WikiLeaks has crossed a bright line

Blake Hounshell at Foreign Policy Passport:

imageBut is there a principle that says it’s OK to publish one-off scoops, but not 250,000 — or for that matter 2.7 million — of them all at once? The former feels like journalism; the latter seems grotesque and irresponsible, more like "information vandalism," in the words of secrecy expert Steven Aftergood. And even if responsible papers like the New York Times have a chance to review and contextualize them, there’s no way they can dot every i and cross every t in the time allotted. There’s just too much.

WikiLeaks breezily sidesteps these sorts of questions, arguing that the global public ought to have a right to read classified documents anytime, from any government. But that may be ex post facto rationalization for a decision to publish documents the group was handed on a silver platter. It’s clearly doesn’t work as a general rule — otherwise, there would be chaos. And it clearly doesn’t work unless you’re convinced, like Julian Assange apparently is, that everything the U.S. government does is inherently nefarious.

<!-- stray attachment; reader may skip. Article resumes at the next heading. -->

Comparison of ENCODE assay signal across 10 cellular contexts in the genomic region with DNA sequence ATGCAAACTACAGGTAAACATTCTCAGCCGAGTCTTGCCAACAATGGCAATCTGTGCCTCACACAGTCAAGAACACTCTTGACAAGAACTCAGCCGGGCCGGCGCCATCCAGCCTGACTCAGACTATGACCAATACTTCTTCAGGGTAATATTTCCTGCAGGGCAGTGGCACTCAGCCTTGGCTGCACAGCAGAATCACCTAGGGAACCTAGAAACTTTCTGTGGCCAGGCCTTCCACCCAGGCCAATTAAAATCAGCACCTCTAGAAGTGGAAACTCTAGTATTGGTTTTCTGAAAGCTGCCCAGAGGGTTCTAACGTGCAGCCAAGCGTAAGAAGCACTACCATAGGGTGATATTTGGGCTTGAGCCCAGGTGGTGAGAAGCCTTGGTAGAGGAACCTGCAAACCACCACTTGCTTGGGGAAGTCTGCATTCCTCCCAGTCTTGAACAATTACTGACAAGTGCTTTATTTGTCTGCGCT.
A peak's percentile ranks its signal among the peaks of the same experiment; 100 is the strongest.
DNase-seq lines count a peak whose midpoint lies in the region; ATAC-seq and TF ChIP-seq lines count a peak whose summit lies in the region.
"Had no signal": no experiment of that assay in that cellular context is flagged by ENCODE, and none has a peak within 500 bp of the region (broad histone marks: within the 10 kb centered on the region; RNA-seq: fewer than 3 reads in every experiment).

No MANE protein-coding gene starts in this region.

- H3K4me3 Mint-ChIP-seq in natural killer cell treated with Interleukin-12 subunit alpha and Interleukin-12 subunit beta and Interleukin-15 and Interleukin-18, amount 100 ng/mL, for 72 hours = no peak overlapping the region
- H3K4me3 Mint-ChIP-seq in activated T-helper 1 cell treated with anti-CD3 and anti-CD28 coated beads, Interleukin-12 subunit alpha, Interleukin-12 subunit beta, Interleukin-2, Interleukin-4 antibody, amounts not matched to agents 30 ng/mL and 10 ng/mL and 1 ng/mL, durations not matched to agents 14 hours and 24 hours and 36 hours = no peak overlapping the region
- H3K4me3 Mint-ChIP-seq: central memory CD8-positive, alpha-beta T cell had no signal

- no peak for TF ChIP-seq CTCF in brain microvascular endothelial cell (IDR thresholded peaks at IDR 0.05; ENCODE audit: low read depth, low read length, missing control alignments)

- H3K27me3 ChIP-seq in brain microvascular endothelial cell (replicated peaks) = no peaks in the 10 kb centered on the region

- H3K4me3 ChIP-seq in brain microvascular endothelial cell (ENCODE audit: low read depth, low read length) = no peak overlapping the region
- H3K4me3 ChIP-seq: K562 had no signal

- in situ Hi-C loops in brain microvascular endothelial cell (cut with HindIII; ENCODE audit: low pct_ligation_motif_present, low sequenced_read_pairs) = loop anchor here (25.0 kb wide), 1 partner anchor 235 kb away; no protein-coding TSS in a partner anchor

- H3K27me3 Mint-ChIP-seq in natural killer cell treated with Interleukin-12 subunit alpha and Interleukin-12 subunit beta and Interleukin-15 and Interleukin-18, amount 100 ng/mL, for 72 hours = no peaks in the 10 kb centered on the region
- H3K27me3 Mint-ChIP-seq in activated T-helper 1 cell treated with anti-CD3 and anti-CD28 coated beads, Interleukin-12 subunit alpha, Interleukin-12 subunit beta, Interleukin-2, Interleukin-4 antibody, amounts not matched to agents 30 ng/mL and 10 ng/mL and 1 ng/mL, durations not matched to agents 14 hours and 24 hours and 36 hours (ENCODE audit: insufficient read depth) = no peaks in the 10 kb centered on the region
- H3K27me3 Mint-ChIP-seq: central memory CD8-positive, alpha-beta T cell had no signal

Full article: Has WikiLeaks finally gone too far? | FP Passport

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